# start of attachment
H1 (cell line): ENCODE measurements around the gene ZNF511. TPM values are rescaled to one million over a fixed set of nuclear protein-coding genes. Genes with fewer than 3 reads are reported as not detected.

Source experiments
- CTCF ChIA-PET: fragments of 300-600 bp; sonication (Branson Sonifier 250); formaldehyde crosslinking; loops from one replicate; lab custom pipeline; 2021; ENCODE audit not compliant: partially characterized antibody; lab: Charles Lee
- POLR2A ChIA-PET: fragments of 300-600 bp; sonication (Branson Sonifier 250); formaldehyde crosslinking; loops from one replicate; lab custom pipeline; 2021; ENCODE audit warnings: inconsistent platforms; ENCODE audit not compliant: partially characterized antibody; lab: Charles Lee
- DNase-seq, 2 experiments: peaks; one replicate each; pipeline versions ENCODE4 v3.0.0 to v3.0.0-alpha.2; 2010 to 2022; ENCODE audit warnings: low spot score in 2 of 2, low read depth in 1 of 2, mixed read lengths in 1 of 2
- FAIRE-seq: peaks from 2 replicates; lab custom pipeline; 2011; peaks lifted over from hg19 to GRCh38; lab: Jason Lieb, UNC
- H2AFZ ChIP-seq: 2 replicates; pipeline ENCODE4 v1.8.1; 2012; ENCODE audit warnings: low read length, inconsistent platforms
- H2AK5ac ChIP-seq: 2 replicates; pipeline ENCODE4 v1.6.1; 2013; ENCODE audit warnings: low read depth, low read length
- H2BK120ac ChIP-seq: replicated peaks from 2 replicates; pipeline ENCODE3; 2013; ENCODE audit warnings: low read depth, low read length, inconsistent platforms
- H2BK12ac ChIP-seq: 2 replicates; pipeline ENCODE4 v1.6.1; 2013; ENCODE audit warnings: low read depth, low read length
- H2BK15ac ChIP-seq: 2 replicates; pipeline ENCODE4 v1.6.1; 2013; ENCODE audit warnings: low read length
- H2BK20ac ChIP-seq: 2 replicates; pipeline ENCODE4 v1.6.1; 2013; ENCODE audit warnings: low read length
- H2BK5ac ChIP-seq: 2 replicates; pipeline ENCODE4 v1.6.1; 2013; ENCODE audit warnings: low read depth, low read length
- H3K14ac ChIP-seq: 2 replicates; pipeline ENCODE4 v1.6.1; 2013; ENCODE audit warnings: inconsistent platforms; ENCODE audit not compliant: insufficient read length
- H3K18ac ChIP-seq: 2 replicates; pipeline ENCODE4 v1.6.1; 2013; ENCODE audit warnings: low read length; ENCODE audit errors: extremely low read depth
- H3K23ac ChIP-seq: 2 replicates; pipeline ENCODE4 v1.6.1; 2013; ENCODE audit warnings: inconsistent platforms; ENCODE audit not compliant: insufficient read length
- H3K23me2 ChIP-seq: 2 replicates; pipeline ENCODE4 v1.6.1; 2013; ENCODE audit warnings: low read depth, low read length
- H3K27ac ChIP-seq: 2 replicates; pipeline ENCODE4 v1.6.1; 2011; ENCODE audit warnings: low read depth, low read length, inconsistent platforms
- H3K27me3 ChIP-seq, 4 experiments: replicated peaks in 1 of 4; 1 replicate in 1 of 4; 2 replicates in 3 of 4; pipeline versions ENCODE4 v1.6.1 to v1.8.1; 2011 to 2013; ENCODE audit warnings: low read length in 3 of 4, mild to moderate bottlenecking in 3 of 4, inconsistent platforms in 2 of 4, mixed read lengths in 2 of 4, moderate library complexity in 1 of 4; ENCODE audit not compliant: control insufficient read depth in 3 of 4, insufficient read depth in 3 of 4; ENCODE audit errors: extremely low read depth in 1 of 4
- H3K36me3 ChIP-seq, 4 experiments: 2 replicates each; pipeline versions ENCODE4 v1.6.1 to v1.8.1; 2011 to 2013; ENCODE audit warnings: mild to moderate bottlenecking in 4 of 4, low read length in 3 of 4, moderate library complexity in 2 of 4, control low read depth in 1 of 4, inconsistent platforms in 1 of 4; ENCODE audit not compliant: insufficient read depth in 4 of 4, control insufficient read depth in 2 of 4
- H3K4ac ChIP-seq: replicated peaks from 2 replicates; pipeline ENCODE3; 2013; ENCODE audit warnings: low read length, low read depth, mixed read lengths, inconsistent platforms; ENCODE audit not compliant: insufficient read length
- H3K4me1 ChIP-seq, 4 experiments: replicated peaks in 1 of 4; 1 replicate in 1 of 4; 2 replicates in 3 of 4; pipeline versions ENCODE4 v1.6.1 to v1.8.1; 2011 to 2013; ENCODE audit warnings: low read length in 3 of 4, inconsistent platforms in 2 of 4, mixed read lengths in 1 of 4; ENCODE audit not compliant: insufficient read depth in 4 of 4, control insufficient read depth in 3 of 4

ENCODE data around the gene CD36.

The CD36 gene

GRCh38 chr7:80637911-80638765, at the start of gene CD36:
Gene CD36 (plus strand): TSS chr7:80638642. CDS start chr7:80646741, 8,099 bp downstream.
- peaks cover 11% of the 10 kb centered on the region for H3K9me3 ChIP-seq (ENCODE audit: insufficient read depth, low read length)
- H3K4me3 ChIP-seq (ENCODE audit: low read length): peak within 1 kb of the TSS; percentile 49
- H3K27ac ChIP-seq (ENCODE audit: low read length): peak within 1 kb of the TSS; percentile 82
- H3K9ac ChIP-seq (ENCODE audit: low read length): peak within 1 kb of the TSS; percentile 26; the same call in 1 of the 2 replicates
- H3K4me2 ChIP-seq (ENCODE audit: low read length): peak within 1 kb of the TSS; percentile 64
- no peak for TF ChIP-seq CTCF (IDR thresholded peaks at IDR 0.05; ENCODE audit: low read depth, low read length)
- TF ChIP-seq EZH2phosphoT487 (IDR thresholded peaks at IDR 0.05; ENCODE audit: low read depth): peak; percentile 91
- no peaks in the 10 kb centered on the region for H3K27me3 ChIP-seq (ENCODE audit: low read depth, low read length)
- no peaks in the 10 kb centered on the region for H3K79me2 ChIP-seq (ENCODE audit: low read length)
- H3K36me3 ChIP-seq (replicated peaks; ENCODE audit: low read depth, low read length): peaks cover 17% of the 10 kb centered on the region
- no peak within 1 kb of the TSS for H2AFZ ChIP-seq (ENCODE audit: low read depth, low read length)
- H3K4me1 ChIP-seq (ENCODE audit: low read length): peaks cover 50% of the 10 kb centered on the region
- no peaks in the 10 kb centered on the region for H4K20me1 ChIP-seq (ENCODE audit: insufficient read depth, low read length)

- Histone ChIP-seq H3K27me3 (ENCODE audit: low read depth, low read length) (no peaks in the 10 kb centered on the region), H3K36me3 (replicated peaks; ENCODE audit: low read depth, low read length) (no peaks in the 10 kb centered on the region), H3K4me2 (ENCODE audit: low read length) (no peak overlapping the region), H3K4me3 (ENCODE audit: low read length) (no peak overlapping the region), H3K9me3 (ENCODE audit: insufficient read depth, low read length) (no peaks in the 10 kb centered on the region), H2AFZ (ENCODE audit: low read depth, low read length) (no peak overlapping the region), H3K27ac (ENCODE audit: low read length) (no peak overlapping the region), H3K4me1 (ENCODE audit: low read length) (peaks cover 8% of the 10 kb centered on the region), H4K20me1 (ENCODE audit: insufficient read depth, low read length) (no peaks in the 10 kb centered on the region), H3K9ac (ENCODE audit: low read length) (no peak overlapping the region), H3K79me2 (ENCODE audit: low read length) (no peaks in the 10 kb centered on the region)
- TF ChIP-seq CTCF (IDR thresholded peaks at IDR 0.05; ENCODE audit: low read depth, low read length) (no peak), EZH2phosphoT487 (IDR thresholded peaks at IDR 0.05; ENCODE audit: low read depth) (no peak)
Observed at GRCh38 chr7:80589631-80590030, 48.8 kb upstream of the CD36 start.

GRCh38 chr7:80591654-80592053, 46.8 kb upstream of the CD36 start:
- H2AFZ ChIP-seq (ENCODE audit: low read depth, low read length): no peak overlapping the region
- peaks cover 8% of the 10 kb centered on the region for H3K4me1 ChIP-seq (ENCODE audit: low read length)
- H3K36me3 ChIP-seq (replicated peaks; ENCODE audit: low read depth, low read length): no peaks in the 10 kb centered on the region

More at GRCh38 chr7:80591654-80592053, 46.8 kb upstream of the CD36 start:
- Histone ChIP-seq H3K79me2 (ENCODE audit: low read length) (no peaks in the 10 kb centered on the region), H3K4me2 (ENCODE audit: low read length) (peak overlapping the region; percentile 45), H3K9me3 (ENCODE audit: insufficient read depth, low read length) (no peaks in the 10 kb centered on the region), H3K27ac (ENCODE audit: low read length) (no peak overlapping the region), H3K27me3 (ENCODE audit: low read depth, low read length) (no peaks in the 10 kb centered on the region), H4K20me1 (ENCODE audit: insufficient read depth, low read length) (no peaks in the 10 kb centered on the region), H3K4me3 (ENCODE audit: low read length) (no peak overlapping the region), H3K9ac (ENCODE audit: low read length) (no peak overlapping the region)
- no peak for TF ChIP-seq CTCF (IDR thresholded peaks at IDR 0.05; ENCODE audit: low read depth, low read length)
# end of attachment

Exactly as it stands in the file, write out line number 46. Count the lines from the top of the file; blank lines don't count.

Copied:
- H3K36me3 ChIP-seq (replicated peaks; ENCODE audit: low read depth, low read length): no peaks in the 10 kb centered on the region